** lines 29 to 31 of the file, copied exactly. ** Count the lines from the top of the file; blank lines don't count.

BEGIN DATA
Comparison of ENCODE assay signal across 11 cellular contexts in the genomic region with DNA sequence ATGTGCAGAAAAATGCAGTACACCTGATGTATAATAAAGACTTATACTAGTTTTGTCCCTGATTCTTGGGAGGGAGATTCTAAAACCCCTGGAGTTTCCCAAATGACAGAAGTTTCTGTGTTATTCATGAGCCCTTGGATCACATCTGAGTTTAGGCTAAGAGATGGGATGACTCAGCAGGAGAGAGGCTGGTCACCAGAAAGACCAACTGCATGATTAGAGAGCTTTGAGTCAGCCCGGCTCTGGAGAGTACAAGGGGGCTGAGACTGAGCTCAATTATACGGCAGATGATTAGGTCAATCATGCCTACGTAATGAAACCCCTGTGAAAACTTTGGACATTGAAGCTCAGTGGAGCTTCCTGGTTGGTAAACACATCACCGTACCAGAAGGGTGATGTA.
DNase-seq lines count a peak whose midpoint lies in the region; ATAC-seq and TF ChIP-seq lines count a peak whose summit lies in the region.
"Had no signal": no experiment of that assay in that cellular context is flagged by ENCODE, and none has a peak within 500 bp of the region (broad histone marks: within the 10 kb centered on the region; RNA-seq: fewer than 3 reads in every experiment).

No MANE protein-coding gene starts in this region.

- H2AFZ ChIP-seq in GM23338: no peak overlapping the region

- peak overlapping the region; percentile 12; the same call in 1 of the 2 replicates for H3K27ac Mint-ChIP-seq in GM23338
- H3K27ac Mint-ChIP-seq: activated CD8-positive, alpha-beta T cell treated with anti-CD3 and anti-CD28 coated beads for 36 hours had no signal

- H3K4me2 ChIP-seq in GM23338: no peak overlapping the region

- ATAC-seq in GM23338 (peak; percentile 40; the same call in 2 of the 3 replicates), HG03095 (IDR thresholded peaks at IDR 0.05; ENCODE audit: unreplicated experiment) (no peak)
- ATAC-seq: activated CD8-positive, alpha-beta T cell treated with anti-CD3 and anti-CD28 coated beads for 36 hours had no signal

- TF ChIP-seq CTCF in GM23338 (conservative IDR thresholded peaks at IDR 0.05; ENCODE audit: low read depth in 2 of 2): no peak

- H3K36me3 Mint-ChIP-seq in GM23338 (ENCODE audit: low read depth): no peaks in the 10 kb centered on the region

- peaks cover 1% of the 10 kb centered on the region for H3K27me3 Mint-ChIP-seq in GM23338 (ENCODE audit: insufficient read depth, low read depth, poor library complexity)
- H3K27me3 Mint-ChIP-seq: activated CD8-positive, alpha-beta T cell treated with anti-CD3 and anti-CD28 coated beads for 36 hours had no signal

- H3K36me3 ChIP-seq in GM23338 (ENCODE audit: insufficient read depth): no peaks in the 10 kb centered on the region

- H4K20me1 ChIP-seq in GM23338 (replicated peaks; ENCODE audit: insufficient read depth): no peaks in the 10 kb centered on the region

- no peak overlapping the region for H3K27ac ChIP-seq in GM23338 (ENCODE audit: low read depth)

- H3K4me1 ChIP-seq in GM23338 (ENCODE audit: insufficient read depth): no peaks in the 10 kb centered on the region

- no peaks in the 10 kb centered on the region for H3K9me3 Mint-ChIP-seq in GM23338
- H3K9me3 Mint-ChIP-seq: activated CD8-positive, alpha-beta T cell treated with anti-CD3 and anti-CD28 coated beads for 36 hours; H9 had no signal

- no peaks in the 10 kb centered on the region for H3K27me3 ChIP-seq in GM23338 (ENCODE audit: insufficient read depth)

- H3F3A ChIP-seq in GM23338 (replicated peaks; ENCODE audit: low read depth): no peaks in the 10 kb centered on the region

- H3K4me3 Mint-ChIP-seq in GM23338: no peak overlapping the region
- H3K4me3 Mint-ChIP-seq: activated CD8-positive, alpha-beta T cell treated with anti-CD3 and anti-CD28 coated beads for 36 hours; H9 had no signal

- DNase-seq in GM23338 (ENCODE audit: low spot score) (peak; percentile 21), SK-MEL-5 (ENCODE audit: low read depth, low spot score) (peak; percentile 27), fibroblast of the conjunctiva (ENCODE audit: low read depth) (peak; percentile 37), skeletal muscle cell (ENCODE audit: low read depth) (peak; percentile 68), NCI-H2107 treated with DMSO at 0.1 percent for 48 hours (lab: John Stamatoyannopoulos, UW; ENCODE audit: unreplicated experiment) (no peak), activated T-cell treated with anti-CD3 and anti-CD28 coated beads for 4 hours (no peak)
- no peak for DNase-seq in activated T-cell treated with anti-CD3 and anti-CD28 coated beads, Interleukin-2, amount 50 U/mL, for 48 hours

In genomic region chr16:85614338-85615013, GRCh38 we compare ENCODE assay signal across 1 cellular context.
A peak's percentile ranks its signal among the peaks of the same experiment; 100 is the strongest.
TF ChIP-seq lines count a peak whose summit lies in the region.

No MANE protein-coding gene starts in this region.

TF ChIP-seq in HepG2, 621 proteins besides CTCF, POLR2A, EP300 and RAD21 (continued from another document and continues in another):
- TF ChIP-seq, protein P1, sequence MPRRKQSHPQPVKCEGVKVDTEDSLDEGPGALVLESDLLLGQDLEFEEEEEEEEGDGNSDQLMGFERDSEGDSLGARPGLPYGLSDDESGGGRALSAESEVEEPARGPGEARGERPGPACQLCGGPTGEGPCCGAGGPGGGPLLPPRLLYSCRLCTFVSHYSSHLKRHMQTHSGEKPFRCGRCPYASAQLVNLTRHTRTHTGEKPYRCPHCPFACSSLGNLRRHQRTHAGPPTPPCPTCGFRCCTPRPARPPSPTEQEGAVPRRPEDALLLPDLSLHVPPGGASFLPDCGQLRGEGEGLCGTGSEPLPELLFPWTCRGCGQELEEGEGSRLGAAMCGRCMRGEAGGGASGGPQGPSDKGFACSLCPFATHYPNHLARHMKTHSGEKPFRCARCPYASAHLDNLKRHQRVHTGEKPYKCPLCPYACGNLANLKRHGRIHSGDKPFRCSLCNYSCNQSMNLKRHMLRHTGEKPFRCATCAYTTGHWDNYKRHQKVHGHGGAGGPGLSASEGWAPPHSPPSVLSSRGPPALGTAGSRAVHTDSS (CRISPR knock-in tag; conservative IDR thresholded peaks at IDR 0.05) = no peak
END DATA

TF ChIP-seq lines count a peak whose summit lies in the region.

No MANE protein-coding gene starts in this region.

TF ChIP-seq in HepG2, 621 proteins besides CTCF, POLR2A, EP300 and RAD21 (continued from another document and continues in another):